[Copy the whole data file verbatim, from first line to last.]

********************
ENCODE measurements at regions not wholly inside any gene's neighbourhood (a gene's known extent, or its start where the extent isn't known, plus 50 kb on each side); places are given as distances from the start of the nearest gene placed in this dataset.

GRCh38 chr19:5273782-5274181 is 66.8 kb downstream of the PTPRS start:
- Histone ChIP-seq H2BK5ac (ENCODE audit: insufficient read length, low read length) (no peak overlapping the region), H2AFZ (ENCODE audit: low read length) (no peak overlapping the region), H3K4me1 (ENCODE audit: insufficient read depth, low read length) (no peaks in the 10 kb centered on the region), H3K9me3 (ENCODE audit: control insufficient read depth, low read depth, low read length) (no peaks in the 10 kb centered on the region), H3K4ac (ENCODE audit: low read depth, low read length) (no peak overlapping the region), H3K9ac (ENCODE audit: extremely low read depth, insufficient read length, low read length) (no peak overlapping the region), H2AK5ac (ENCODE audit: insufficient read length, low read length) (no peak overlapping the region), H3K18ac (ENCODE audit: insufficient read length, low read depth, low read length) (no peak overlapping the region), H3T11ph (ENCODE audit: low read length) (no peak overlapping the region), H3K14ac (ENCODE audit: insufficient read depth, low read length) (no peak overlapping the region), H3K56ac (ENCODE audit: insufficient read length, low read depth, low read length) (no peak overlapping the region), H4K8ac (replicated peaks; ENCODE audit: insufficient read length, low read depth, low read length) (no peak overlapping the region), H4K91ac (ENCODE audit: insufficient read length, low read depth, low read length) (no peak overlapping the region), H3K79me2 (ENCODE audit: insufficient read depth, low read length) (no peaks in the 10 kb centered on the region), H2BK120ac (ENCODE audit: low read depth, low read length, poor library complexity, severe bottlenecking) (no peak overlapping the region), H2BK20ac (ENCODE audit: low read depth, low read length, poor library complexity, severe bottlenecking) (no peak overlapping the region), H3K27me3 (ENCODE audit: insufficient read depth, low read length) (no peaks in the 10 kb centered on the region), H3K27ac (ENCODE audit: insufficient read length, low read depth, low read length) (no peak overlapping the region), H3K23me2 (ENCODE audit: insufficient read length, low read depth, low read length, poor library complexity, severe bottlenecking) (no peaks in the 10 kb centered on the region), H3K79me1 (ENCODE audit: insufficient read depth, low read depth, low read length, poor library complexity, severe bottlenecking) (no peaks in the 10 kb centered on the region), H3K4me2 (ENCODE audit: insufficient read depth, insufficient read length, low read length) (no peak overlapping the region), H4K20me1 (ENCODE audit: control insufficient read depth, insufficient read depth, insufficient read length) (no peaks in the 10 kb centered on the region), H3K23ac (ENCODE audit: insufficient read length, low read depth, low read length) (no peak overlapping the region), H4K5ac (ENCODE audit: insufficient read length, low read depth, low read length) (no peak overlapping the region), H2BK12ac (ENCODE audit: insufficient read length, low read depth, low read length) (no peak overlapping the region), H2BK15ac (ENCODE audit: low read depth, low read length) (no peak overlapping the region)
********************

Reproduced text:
ENCODE measurements at regions not wholly inside any gene's neighbourhood (a gene's known extent, or its start where the extent isn't known, plus 50 kb on each side); places are given as distances from the start of the nearest gene placed in this dataset.

GRCh38 chr19:5273782-5274181 is 66.8 kb downstream of the PTPRS start:
- Histone ChIP-seq H2BK5ac (ENCODE audit: insufficient read length, low read length) (no peak overlapping the region), H2AFZ (ENCODE audit: low read length) (no peak overlapping the region), H3K4me1 (ENCODE audit: insufficient read depth, low read length) (no peaks in the 10 kb centered on the region), H3K9me3 (ENCODE audit: control insufficient read depth, low read depth, low read length) (no peaks in the 10 kb centered on the region), H3K4ac (ENCODE audit: low read depth, low read length) (no peak overlapping the region), H3K9ac (ENCODE audit: extremely low read depth, insufficient read length, low read length) (no peak overlapping the region), H2AK5ac (ENCODE audit: insufficient read length, low read length) (no peak overlapping the region), H3K18ac (ENCODE audit: insufficient read length, low read depth, low read length) (no peak overlapping the region), H3T11ph (ENCODE audit: low read length) (no peak overlapping the region), H3K14ac (ENCODE audit: insufficient read depth, low read length) (no peak overlapping the region), H3K56ac (ENCODE audit: insufficient read length, low read depth, low read length) (no peak overlapping the region), H4K8ac (replicated peaks; ENCODE audit: insufficient read length, low read depth, low read length) (no peak overlapping the region), H4K91ac (ENCODE audit: insufficient read length, low read depth, low read length) (no peak overlapping the region), H3K79me2 (ENCODE audit: insufficient read depth, low read length) (no peaks in the 10 kb centered on the region), H2BK120ac (ENCODE audit: low read depth, low read length, poor library complexity, severe bottlenecking) (no peak overlapping the region), H2BK20ac (ENCODE audit: low read depth, low read length, poor library complexity, severe bottlenecking) (no peak overlapping the region), H3K27me3 (ENCODE audit: insufficient read depth, low read length) (no peaks in the 10 kb centered on the region), H3K27ac (ENCODE audit: insufficient read length, low read depth, low read length) (no peak overlapping the region), H3K23me2 (ENCODE audit: insufficient read length, low read depth, low read length, poor library complexity, severe bottlenecking) (no peaks in the 10 kb centered on the region), H3K79me1 (ENCODE audit: insufficient read depth, low read depth, low read length, poor library complexity, severe bottlenecking) (no peaks in the 10 kb centered on the region), H3K4me2 (ENCODE audit: insufficient read depth, insufficient read length, low read length) (no peak overlapping the region), H4K20me1 (ENCODE audit: control insufficient read depth, insufficient read depth, insufficient read length) (no peaks in the 10 kb centered on the region), H3K23ac (ENCODE audit: insufficient read length, low read depth, low read length) (no peak overlapping the region), H4K5ac (ENCODE audit: insufficient read length, low read depth, low read length) (no peak overlapping the region), H2BK12ac (ENCODE audit: insufficient read length, low read depth, low read length) (no peak overlapping the region), H2BK15ac (ENCODE audit: low read depth, low read length) (no peak overlapping the region)